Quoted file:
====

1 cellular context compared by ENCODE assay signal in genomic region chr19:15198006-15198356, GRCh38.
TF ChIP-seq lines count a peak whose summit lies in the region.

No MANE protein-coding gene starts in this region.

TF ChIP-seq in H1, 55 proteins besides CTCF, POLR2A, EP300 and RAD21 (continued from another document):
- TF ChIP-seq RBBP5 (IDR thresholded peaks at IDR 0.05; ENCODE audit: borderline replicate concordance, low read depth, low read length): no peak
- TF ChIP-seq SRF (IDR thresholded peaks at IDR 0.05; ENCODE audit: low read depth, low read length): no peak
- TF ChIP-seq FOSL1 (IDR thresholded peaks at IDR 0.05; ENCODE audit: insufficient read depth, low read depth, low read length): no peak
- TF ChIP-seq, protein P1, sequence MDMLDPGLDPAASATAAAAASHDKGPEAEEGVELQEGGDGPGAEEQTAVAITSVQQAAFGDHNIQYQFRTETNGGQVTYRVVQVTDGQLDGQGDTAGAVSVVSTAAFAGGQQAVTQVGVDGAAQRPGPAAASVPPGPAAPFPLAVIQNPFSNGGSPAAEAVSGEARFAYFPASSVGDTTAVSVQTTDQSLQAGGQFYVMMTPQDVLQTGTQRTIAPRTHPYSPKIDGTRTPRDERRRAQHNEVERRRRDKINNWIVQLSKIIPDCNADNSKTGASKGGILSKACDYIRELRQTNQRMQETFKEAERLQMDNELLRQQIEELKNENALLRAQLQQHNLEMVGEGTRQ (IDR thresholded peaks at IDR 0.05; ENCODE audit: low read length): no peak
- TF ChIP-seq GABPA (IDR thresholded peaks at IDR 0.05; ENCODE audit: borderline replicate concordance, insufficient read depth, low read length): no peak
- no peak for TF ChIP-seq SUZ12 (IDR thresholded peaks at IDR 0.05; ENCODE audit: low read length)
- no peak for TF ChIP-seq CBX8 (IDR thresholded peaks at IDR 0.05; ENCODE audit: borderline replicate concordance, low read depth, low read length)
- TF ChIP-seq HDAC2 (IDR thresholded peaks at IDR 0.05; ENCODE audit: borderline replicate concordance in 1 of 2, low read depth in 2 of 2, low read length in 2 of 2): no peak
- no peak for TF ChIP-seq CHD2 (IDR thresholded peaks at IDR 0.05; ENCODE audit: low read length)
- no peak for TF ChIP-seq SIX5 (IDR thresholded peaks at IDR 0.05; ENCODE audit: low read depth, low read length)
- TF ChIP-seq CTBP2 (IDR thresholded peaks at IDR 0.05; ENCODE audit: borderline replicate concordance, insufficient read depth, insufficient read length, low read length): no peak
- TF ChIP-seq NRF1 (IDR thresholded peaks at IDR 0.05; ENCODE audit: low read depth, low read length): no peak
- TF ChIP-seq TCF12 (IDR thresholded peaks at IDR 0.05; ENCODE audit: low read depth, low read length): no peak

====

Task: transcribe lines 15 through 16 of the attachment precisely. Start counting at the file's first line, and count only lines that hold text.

- TF ChIP-seq CTBP2 (IDR thresholded peaks at IDR 0.05; ENCODE audit: borderline replicate concordance, insufficient read depth, insufficient read length, low read length): no peak
- TF ChIP-seq NRF1 (IDR thresholded peaks at IDR 0.05; ENCODE audit: low read depth, low read length): no peak